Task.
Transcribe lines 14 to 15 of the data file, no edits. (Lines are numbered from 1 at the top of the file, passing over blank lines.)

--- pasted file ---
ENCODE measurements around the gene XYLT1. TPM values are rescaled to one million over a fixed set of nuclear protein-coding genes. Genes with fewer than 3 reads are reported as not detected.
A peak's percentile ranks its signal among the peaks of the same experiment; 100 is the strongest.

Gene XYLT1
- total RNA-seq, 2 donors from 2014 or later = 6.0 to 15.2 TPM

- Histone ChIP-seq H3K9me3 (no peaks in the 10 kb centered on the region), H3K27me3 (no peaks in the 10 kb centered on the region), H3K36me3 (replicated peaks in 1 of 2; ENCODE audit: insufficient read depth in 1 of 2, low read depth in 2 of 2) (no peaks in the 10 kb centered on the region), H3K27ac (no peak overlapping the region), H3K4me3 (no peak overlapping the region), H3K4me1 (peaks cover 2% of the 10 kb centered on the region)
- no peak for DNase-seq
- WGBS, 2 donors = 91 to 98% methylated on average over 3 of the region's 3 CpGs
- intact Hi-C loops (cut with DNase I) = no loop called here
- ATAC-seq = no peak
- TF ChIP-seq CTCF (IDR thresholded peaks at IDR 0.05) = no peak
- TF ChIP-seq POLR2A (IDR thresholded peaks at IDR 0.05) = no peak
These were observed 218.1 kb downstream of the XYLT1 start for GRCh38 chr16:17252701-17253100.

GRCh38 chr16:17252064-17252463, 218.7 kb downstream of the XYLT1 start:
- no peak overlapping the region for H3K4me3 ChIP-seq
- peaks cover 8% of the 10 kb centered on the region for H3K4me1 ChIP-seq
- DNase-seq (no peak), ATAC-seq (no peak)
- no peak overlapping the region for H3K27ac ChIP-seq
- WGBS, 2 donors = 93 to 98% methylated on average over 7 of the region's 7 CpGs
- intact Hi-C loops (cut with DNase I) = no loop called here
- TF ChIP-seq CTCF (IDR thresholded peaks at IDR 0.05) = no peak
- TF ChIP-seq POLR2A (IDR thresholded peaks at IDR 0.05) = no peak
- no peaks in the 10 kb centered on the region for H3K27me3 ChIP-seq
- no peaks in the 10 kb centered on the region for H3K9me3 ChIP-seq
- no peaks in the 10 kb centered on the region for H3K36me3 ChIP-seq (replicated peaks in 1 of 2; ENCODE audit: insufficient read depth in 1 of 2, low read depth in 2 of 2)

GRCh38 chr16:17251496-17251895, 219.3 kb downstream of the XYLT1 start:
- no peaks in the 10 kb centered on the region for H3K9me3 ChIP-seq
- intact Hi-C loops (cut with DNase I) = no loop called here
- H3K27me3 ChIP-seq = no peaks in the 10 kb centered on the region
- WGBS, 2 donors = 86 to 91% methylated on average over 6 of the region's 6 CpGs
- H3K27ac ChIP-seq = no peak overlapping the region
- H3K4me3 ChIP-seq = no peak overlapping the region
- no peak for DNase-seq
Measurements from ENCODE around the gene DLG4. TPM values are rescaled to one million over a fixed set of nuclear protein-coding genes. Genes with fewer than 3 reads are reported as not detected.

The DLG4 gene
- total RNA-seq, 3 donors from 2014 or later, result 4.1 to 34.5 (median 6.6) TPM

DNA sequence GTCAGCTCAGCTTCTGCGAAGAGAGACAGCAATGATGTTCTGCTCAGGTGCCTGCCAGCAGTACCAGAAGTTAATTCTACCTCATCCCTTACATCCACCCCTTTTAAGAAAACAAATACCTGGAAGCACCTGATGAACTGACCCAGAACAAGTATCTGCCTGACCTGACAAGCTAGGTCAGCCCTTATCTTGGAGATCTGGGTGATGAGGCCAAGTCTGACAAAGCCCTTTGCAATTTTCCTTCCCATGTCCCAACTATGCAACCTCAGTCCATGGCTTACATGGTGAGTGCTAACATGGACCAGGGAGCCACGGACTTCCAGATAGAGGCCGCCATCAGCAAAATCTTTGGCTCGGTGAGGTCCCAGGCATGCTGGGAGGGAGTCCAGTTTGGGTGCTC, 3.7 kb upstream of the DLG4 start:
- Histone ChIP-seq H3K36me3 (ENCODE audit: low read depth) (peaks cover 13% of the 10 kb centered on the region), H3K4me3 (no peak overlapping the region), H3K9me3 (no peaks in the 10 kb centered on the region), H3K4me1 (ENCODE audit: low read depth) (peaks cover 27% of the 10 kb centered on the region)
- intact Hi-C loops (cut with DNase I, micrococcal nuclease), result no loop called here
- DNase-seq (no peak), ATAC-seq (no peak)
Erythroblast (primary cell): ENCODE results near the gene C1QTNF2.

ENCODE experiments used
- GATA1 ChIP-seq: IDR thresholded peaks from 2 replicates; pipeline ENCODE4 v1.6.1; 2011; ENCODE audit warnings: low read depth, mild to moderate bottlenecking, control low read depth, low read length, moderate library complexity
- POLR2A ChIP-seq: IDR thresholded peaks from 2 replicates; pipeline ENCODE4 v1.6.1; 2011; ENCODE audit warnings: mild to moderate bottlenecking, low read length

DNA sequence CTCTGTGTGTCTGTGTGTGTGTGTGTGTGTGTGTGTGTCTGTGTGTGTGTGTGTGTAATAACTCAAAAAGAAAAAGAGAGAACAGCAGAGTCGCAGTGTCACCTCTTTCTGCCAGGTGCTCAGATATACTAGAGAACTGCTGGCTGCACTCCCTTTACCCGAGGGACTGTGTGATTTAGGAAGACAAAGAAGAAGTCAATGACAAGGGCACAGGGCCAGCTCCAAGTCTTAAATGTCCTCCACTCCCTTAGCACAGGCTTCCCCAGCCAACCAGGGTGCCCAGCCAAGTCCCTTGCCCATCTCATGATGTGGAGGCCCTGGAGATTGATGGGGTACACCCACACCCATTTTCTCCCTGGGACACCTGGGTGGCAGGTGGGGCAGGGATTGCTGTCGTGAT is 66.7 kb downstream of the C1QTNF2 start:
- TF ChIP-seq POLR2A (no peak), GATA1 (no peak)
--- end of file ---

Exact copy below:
- no peak overlapping the region for H3K4me3 ChIP-seq
- peaks cover 8% of the 10 kb centered on the region for H3K4me1 ChIP-seq